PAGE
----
The Railway Walk from Newbiggin gives a fascinating insight into the works and monuments of a Victorian railway. The railway was called the South Durham and Lancashire Union Railway, and was opened in 1861, and lasted for just over a century. First, one should admire the old station. Best seen from across the A685 on the Weasdale Road, the station building is now a private house, and the original gardens are in excellent order. It has a twin at Lartington in Teesdale.
Across the A685, the paved road towards Brownber Hall takes you to the start of the walk proper. Administered by the Cumbria Wildlife Trust, this stretch contains an abundance of wild and native flowers and plants. June is probably the best month, but it’s a wonderful walk any time of year.
The walk takes you through cuttings, and over original embankments and bridges fashioned by navvies and masons in the mid-19th century. At an open spot about a quarter of a mile in, there is a minor railway summit at a place called Sandy Bank. Hard to tell, but this is the watershed between the Lune and the Eden rivers. Here, you can see the brick foundations of what was a signalbox. Soon after this comes the fine stone-lined cutting: it is narrow, for a single track. Further on, after a fine overbridge, there are two platelayers’ cottages and a lime quarry with some large lime kilns right by the railway. This stretch takes you through the lonely valley of Smardale. There are no roads round here. The occupants of those cottages would have got to Kirkby Stephen by walking or by hitching a lift on a train.
The line passes over Smardale Gill viaduct, nearly a hundred feet over the beck. This viaduct was saved from demolition by the Northern Viaduct Trust, which now owns several viaducts on this line. It has fourteen arches, crosses the valley with a graceful curve. There is an option to return by a different route either from the overbridge mentioned above or from the end of this viaduct, by a narrow path on the side of the valley that takes you past some quarries that were used for the viaduct, then back along a packhorse route including the fine bridge across Scandal beck known as County Bridge. The line at this point clings to the side of the limestone gorge of Smardale. Just before it opens out again, you find an even bigger viaduct. This is called the Smardale viaduct, and carries the Settle-Carlisle line. At over 120 feet, it is the highest viaduct on that line and bears the date 1877, The railway walk passes under it. A short distance after this is the hamlet of Smardale, which used to have its own halt on the line, and contains the rather impressive Smardale Hall. (Incidentally, the caramel shortbread made there is rather good). From here, you can easily retrace your steps. There are some other eminently recommendable routes back to Newbiggin. One is to continue to Crosby Garrett, with its own viaduct and a wonderfully-sited 12th-century church, and back across the fells past Bents farmhouse and Brownber. Another takes you across the fells to the East of Smardale, following an old drover’s route on Ash Fell, down over a packhorse bridge known locally as County Bridge, and then up beside the 16th-century dry stone walls of the Wharton Hall deer park. In their heyday, these walls were over eight feet high.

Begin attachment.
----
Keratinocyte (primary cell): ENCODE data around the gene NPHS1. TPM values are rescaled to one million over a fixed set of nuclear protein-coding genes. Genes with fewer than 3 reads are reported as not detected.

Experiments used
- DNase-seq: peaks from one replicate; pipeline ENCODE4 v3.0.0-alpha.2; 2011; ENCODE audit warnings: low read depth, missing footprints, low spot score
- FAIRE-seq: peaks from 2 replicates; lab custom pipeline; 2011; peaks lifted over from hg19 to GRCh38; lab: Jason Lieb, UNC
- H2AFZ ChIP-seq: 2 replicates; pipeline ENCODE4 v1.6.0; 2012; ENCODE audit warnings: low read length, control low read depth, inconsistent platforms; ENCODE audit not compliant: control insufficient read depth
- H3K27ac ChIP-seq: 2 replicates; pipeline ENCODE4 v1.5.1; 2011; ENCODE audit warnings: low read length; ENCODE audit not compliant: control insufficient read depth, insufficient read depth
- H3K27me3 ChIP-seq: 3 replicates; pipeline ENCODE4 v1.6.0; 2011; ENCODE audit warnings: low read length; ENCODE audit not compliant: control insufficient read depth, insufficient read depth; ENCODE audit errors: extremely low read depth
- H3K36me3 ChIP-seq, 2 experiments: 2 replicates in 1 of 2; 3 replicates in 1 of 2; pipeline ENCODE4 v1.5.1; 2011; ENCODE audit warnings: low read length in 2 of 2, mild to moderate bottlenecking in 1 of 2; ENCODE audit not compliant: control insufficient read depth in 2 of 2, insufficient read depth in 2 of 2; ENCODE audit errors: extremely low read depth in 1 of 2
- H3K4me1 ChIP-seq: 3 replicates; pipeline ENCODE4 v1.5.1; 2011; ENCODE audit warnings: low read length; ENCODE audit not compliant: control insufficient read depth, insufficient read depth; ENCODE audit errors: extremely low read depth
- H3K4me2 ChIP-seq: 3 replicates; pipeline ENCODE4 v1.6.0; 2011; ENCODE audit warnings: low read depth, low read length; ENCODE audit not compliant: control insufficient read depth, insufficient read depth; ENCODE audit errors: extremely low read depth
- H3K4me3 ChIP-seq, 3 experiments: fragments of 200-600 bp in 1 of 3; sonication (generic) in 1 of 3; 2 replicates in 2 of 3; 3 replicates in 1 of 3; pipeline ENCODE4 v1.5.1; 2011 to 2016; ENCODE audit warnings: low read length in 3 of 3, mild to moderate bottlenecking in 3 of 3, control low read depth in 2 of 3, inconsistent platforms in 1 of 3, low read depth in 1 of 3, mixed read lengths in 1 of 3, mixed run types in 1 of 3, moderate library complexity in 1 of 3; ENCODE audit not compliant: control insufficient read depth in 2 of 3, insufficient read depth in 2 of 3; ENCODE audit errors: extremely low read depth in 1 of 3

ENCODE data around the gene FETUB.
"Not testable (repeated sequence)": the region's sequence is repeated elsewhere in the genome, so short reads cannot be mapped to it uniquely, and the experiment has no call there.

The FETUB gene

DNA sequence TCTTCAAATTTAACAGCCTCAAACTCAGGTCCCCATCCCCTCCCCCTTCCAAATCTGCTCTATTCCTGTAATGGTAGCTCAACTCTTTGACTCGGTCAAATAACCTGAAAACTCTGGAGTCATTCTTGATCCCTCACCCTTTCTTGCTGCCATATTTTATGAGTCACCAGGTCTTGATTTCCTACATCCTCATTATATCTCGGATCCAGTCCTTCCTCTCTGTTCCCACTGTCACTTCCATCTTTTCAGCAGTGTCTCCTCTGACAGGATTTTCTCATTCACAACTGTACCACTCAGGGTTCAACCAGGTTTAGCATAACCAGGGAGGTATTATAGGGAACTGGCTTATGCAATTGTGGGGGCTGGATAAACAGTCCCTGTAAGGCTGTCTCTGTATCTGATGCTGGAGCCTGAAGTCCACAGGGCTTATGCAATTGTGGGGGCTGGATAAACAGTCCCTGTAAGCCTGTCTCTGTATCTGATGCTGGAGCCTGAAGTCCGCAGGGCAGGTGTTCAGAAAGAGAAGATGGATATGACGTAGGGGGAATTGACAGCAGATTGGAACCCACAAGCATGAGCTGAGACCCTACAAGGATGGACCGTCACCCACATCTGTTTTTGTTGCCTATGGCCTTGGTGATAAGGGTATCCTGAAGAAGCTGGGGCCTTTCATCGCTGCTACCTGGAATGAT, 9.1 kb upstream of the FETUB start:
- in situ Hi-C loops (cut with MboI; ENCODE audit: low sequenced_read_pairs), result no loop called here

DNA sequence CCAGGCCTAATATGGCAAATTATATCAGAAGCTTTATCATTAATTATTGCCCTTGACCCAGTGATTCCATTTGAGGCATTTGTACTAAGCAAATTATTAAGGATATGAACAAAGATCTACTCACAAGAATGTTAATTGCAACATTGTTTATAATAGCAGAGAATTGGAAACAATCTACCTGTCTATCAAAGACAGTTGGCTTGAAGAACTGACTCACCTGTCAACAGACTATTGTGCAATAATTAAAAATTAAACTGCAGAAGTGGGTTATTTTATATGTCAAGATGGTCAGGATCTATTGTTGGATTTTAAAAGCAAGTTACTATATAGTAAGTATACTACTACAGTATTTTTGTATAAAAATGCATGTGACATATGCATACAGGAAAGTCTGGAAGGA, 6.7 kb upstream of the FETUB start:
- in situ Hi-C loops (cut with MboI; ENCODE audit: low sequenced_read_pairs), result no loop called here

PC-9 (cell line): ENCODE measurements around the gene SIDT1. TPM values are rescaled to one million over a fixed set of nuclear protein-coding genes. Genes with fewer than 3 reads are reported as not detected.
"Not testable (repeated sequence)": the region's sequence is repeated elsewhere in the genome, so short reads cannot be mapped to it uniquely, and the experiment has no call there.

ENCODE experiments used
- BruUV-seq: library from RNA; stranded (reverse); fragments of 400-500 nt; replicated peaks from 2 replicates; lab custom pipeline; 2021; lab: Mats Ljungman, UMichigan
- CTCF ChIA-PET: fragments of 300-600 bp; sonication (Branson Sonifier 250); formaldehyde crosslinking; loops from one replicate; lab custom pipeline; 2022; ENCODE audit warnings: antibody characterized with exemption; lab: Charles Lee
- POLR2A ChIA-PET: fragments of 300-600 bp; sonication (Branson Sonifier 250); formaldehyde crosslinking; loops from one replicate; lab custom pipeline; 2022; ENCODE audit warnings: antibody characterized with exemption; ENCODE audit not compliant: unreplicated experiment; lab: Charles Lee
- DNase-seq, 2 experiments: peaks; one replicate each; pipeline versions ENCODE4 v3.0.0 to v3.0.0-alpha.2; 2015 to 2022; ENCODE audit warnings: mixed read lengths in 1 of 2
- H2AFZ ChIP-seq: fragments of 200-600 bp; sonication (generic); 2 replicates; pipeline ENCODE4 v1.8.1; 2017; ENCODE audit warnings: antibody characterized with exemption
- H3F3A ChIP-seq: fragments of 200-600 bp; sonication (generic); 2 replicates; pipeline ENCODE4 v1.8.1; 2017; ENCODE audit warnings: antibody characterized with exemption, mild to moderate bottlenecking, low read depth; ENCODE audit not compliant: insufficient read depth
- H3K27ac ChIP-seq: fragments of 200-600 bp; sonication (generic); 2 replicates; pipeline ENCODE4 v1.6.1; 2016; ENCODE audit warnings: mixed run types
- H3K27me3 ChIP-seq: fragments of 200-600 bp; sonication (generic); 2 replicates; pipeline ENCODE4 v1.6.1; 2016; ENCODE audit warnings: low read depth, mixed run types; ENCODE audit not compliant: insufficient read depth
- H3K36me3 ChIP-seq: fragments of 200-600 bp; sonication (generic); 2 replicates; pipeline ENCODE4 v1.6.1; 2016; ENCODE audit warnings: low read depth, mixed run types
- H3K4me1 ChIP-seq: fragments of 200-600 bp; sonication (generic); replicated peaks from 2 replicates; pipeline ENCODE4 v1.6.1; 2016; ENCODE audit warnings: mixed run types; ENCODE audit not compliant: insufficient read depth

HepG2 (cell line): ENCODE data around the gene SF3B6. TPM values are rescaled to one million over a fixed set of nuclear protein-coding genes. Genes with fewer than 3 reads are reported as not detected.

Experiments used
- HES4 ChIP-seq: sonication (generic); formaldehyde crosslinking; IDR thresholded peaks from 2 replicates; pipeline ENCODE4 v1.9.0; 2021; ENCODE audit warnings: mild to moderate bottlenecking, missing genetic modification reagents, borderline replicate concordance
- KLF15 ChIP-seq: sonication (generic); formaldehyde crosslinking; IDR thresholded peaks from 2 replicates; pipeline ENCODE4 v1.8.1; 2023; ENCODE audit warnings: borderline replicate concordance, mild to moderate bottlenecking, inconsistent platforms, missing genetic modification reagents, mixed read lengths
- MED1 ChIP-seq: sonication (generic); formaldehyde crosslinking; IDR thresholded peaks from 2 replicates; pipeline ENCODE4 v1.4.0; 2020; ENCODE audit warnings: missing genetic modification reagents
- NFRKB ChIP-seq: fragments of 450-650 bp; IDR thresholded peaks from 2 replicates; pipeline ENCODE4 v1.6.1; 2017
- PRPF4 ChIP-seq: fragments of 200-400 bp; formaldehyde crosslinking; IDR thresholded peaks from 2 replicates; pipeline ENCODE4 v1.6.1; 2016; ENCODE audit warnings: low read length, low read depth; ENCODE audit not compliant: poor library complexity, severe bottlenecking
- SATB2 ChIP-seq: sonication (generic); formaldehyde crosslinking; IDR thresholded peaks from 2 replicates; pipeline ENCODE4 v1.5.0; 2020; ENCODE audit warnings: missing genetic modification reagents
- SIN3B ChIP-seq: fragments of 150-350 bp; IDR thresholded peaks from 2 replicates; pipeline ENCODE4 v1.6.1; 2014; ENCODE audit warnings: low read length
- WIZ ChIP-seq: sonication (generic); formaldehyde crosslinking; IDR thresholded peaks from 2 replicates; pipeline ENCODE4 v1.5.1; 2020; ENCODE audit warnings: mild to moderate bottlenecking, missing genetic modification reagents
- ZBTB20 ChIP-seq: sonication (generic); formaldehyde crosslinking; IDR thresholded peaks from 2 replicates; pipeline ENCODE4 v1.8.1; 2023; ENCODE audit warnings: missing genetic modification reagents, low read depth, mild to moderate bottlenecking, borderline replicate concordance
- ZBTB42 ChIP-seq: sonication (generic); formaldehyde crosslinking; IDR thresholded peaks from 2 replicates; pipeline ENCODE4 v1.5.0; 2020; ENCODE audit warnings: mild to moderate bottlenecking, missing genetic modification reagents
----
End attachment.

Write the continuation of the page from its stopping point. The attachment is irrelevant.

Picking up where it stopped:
You can also walk on this line in various stretches the other side of Kirkby Stephen. A new car park just after the bridge on the road to Nateby gives access to a wonderful walk on the line. It is buggy, bike, and wheelchair accessible. This stretch takes you over two more viaducts, Merrygill and Podgill, on the way to the little village of Hartley, and offers a fine view of the upper Eden Valley.
The architect of these marvellous engineering works? None other than Thomas Bouch. It’s true that he designed the hugely ambitious and ill-fated first Tay Bridge. But before this, he was a tremendously accomplished and dedicated railway architect. This railway line demonstrates some of his finest work. Sadly, the grandest of all the viaducts on this line was dismantled in the sixties. This was the Belah viaduct, which lay close to the village of Barras and Stainmore summit. It used to be England’s highest viaduct, running 196 feet over the Belah river. It was made of delicate tubes of cast iron, and was constructed over just four months in 1861 – a revolutionary accomplishment. The piers of this viaduct are still there, and bear witness to its majesty.